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Cabot Has Lifelong Interest in Harvard

First president of Harvard Management Company quintupled endowment

By Megan C. Harney, Crimson Staff Writer

When the Harvard Management Company (HMC), founded in 1974 to oversee Harvard’s now-$22.6 billion endowment, created a venture-capital subsidiary, it called the group Aeneas. Walter M. Cabot ’55, the company’s first president and deputy treasurer, bestowed the name—and today he says the Trojan hero still captures his idea of how an investment group should operate.

“In Greek mythology, Aeneas is a figure who constantly runs into tribulations, but comes out a hero in the end,” Cabot says. “I thought that captured the role of investing.”

During his 16-year term as president, Cabot steered HMC through the market crash in 1987 and cast the company—the first university management company of its type—in an unconventional mold. He globalized the HMC portfolio in the late 1970s and started investing in private companies and venture capital. Cabot says his investments were sometimes criticized as risky. But, by the time he stepped down in 1990, the endowment had grown to five times its initial size.

“Walter...led the company into many innovative investments including venture capital, real estate, oil and gas, security lending, and index arbitrage,” says Jack R. Meyer, who succeeded Cabot as the HMC president.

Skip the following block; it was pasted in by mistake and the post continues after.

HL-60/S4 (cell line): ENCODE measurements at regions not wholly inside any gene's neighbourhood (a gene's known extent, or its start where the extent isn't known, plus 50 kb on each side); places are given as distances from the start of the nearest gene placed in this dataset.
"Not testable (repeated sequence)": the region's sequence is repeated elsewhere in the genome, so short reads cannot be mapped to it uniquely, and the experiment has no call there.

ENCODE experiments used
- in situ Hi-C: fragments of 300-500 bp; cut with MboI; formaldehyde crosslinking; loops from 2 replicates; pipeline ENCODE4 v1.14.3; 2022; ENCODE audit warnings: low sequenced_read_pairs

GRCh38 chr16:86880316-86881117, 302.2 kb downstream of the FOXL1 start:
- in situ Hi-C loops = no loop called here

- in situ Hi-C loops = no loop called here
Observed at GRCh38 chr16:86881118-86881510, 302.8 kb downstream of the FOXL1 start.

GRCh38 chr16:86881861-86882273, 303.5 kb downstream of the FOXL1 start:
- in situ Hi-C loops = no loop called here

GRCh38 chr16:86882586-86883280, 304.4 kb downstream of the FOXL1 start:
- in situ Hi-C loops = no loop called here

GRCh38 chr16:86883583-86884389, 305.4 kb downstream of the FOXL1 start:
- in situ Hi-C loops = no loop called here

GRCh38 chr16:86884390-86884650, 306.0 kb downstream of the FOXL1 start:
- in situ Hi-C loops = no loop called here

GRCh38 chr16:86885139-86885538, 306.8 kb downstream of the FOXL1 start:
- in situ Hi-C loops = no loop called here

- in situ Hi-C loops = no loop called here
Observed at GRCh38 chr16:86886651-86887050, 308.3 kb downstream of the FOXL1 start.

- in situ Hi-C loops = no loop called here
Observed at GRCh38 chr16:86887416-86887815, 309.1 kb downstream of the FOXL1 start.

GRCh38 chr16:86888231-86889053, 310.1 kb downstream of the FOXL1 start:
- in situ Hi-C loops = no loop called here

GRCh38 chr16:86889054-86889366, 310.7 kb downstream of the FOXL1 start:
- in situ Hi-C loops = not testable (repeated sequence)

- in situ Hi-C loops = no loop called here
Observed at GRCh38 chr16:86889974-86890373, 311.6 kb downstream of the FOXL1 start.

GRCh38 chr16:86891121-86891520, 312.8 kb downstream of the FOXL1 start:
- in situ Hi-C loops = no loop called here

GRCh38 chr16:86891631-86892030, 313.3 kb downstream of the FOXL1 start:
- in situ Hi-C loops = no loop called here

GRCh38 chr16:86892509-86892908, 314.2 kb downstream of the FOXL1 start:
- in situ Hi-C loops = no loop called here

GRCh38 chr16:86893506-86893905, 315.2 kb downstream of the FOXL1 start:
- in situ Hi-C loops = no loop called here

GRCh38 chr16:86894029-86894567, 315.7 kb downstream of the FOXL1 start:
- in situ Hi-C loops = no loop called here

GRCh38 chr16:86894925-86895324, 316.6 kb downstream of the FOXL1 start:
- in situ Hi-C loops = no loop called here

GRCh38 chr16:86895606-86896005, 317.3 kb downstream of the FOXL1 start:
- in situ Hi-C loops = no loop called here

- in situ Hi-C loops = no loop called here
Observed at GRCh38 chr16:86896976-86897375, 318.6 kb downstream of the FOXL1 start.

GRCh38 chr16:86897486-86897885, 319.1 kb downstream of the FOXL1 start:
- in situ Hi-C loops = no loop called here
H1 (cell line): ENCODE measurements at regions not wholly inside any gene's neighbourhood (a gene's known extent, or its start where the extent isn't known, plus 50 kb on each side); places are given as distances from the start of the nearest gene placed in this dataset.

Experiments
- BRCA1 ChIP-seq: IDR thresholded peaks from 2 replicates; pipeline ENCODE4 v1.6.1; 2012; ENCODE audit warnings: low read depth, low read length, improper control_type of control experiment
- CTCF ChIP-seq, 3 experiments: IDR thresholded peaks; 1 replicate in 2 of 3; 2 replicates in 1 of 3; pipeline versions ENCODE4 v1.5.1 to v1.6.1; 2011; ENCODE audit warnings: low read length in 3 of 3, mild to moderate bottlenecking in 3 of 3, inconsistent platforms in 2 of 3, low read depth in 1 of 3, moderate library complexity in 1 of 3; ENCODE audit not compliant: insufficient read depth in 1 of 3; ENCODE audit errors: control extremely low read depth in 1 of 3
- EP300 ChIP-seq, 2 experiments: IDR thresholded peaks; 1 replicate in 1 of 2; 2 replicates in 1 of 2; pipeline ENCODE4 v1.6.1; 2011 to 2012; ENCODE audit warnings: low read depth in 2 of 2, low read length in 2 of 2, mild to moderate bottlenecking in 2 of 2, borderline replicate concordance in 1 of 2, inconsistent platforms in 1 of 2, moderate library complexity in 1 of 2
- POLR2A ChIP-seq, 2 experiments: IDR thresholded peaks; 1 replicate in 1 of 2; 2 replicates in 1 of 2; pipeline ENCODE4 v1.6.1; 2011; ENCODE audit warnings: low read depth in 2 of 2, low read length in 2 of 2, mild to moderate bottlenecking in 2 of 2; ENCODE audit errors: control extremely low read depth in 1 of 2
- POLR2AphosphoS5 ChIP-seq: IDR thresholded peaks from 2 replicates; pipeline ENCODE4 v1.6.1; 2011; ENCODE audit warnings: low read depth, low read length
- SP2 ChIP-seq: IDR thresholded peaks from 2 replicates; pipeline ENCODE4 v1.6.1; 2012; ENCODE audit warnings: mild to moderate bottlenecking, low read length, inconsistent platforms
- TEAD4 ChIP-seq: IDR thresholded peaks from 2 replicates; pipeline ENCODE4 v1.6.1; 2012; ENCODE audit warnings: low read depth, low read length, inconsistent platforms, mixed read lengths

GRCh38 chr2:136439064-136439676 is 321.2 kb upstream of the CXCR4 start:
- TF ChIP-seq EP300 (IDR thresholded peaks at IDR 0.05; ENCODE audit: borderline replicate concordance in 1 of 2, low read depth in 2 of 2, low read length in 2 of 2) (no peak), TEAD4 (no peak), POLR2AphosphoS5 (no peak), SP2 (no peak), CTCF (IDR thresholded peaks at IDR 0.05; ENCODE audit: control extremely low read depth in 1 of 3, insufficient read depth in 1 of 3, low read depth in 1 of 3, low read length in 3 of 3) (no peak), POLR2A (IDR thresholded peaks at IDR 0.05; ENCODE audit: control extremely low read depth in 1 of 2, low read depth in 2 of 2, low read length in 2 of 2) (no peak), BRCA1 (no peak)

The Harvard Corporation, the University’s highest governing body, invited Cabot to take the nascent HMC’s reigns in 1974. At the time, he was working as a managing director at Wellington Management Company—but moving to Harvard, he says, seemed an irresistible opportunity.

“I felt good about the institution,” he explains, “and what excited me was to begin from scratch and bring in investment techniques I had learned over the years.”

He says he hoped to turn HMC into a model for other universities—even if it entailed some personal sacrifices.

“Over that period of time, I probably made less money than I would have in the profit sector [but] I thought it was an important thing to do for the University,” he says. “Stanford and Princeton both created management companies after the HMC model was in place.”

The job, he says, came to match his interests like a glove.

“You were able to focus all the time on investment issues, it was under Harvard, and the board gave me substantial latitude to do what I thought would make money for the University,” he says.


Today, Cabot traces the roots of his life at Harvard all the way back to kindergarten. Growing up in Dover, Mass., where he continued to live for much of his life, he befriended Robert Leeson, Jr. ’55 and Ralph B. Williams ’55, two fellow students at the Charles River School. The three friends eventually went their separate ways—only to be reunited, to their surprise, as Harvard freshmen under the roof of Straus Hall.

They stuck together through their undergraduate years, rooming together in Eliot House, taking excursions to ski slopes or football games, and chasing “women around to the extent that the women would allow us to,” Leeson remembers.